Engineering Economy - PowerPoint by lonyoo

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									 Engineering Economy

Chapter 4: The Time Value of Money
                Lotto Example
• If you win $5,000,000 in the California lottery, how
  much will you be paid each year? How much
  money must the lottery commission have on hand
  at the time of the award? Assume interest =
  3%/year.
• Given: Jackpot = $5,000,000, N = 19 years (1st
  payment immediate), and i = 3% year
• Solution: A = $5,000,000/20 payments =
       $250,000/payment (This is the lottery’s
  calculation of A
  P = $250,000 + $250,000(P | A, 3%, 19)
  P = $250,000 + $3,580,950 = $3,830,950              2
  Example: Uniform Series
  Compound Amount Factor
• Assume you make 10 equal annual deposits of
  $2,000 into an account paying 5% per year. How
  much is in the account just after the 10th deposit?


• Solution:
• F= $2,000 (F|A, 5%, 10) = $25,156




                                                    3
   Finding A Given F Example 2




How much would you need to set aside each
year for 25 years, at 10% interest, to have
accumulated $1,000,000 at the end of the 25
years?


                                              4
Example - Uniform Series Capital
Recovery Factor
• Suppose you finance a $10,000 car over 60
  months at an interest rate of 1% per month.
  How much is your monthly car payment?
• Solution:
  A = $10,000 (A | P, 1%, 60) = $222 per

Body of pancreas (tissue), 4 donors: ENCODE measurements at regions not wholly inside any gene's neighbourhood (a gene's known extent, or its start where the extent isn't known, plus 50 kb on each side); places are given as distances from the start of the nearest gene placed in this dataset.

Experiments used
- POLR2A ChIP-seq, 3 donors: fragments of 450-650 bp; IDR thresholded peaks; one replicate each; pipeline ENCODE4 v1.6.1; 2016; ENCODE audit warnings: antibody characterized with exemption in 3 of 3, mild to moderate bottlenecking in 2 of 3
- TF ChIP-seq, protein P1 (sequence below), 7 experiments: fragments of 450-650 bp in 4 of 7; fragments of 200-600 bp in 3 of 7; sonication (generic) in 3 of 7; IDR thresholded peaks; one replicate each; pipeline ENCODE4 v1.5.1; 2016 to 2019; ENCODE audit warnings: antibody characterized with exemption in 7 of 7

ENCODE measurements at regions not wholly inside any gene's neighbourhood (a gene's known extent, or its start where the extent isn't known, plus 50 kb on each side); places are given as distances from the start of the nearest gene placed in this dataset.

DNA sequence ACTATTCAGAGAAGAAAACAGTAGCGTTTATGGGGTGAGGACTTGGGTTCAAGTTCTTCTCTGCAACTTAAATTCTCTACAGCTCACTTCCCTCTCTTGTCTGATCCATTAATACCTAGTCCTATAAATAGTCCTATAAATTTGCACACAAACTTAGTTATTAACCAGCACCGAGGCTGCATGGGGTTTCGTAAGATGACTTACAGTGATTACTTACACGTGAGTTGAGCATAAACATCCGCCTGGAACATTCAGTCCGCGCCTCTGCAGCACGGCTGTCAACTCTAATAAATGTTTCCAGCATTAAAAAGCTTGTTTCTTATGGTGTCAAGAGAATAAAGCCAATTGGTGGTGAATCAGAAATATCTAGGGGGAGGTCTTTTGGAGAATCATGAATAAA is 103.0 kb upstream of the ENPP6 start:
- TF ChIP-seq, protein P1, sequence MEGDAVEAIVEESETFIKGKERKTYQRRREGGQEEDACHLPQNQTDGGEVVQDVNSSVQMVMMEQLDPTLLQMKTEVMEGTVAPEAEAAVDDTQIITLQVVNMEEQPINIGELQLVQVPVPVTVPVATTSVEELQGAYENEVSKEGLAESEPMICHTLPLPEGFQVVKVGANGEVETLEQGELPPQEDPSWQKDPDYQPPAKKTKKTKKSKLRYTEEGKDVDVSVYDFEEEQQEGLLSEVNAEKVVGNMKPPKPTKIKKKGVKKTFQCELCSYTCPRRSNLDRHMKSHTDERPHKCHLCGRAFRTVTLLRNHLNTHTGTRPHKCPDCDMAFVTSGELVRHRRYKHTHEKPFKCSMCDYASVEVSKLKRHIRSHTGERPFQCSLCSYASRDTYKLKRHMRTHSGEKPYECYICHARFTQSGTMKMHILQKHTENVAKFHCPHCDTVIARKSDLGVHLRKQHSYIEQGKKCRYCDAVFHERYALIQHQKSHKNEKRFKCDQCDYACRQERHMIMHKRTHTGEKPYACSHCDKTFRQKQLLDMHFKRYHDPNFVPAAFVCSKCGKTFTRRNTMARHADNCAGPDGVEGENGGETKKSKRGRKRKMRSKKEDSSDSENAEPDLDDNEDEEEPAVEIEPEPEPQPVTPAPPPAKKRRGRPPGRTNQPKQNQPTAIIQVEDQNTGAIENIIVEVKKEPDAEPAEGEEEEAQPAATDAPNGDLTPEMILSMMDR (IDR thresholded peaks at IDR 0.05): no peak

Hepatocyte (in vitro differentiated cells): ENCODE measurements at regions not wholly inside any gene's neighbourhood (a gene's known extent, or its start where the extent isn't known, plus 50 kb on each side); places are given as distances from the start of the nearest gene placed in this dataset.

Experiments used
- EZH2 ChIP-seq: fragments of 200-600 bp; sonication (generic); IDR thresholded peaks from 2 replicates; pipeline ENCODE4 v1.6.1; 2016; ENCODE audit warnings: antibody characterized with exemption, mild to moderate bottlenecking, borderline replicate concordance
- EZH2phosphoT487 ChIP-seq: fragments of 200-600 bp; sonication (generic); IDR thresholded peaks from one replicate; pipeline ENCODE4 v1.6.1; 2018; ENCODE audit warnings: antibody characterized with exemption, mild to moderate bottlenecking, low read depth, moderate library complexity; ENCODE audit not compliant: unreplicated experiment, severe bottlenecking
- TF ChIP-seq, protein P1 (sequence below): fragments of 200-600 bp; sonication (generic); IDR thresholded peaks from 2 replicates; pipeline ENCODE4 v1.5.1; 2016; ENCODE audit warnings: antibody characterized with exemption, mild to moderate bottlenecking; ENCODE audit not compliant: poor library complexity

month



                                            5
         Finding A Given P




If you had $500,000 today in an account
earning 10% each year, how much could you
withdraw each year for 25 years?



                                            6
 An Example
• You would need to deposit $22,100 today into an
  account paying 10% per year in order to have
  $1,000,000 40 years from now. Instead of the
  single deposit, what uniform annual deposit for 40
  years would also make you a millionaire?
• Solution:
  A = $1,000,000 (A | F, 10%, 40)
    = $1,000,000 x .0023 = $2,300



                                                  7
It can be challenging to solve for N or i.

• We may know P, A, and i and want to find
  N.
• We may know P, A, and N and want to
  find i.
• These problems present special
  challenges that are best handled on a
  spreadsheet.


                                             8
          Finding i - Example
Jill invested $1,000 each year for five years in a local
company and sold her interest after five years for
$8,000. What annual rate of return did Jill earn?


So,



 Again, this can be solved using the interest tables
 and interpolation, but we generally resort to a
 computer solution.
                                                           9
Basic Setup for Interpolation
•Work with the following basic relationships




                                               10
Estimating for i = 7.3%
•   Form the following relationships




                                       11
         Finding N - Example
Acme borrowed $100,000 from a local bank, which
charges an interest rate of 7% per year. If Acme pays
the bank $8,000 per year, now many years will it take
to pay off the loan?

So,



 This can be solved by using the interest tables and
 interpolation, but we generally resort to a computer
 solution.
                                                        12
    There are specific spreadsheet
       functions to find N and i.
The Excel function used to solve for N is
NPER(rate, pmt, pv), which will compute the
number of payments of magnitude pmt required to
pay off a present amount (pv) at a fixed interest
rate (rate).
One Excel function used to solve for i is